Our strategy has partly been fuelled by your advice Mary, as I’ve been reading your column for many years now and read your books also. Tips picked up from you and others led us to believe that we could make our sailing dreams a reality — with a bit of forethought, setting goals and having a financial strategy to get there.

What we wanted is what we now have — “semi-retired” at aqe 50 — spending 6 months working and 6 months sailing up to various Pacific islands each winter and becoming what is known in the sailing world as “cruisers”.

Our investments (predominantly shares in New Zealand, Australia and global funds) are left to compound and “percolate” a bit, our house is rented on a five-year deal, and so far we’ve been able to find work when back in NZ to keep the whole show going.

Although it’s a life we love, here are a few “home truths” about living aboard a boat full-time:

  • Boats are lots of wonderful things, but they are not an Investment — and never mix your “boat money” and your “house money”.
  • You are unlikely to ever get back what you have paid to buy and maintain a boat over time. And if you have been out of the housing market for any length of time, you may not be able to get back in on the step of the property ladder where you jumped off.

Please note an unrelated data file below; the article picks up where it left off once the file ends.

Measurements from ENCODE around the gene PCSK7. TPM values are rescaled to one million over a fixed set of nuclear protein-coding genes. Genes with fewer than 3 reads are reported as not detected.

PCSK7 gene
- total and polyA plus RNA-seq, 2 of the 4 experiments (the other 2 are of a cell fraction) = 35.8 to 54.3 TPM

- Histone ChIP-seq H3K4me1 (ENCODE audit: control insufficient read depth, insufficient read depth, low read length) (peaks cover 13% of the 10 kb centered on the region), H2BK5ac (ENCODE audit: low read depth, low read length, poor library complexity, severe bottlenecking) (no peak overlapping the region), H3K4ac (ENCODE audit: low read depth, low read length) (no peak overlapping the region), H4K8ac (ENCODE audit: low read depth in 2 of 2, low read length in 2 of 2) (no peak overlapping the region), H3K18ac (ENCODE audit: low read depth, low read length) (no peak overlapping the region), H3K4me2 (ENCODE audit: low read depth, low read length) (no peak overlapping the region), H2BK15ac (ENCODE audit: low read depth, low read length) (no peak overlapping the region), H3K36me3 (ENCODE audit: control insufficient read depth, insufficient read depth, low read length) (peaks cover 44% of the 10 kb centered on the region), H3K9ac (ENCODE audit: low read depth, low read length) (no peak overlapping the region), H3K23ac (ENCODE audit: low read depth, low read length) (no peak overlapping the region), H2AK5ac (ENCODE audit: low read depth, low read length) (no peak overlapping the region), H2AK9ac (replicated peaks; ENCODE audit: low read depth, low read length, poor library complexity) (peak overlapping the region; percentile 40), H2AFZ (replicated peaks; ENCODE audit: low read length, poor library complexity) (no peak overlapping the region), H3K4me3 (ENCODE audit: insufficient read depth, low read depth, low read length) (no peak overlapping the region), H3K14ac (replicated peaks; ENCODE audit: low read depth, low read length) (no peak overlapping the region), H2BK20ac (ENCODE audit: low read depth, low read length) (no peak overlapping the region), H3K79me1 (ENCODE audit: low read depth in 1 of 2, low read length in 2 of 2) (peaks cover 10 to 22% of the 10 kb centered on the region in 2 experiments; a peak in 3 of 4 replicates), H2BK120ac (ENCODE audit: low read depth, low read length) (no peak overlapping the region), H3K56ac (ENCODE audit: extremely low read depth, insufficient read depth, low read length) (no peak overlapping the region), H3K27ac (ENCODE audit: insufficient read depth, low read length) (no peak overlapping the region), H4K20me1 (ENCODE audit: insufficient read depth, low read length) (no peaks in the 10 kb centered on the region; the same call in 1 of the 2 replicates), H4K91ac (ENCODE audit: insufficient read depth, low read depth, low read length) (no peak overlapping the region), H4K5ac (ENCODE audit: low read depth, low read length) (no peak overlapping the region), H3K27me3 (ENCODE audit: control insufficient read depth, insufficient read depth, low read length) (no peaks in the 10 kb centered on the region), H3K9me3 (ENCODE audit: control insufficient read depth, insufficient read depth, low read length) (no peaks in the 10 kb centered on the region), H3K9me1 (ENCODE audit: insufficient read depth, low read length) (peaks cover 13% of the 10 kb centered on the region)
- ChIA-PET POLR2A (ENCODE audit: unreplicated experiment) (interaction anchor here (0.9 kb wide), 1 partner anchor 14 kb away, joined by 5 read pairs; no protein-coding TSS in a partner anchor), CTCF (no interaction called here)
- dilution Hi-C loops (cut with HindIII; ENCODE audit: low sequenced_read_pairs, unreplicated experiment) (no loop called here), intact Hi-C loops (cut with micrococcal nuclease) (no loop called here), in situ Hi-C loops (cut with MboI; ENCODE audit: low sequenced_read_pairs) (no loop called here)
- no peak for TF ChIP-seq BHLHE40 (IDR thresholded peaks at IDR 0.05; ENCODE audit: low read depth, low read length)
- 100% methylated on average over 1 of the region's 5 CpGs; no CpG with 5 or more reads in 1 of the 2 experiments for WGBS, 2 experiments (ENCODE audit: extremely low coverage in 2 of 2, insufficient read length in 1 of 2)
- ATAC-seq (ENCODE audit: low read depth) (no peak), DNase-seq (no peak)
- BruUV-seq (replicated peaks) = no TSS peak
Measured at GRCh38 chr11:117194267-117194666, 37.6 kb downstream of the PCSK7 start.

• Living on a boat is great until you get much older or get sick. Sadly there are cruisers out there who sold their homes to live their dream and probably had a fabulous time doing it. But when they don’t want to live afloat any more, they simply can’t afford to move back onto land. This may not be how you planned to spend your final years.
  • Boats are not cheap to keep. As a rule of thumb, budget 10 per cent of your boat’s value to maintain it each year. If you aren’t lucky enough to have a husband who is “mechanically minded” your maintenance bills will be significantly higher.
  • Boats — even big ones — are very small compared to any sort of house. Lots of people confide that there’s no way in hell they’d want to live in such close proximity to their nearest and dearest with virtually no privacy or space — but that’s boats for you.
  • If you’re working and using your boat as “affordable housing” you will need a marina berth. Renting one could easily cost $7,000 to $9,000 per year and $50,000 to $80,000 to buy for a 40-foot boat. The bigger the boat, the more marinas cost.
  • You will have to pay a “live-aboard” fee, electricity, and be happy to use public facilities for washing and showering — not that easy when you’ve been used to your nice clean washing machine that’s only had your stuff in it.
  • All sorts of people live in marinas — they’re not always who you would like as neighbours.

So — just a few ideas for a “reality check”. When you do escape the marina you can experience a great sense of adventure, freedom and gratefulness to live in such a special part of the world. We wouldn’t swap it for the world.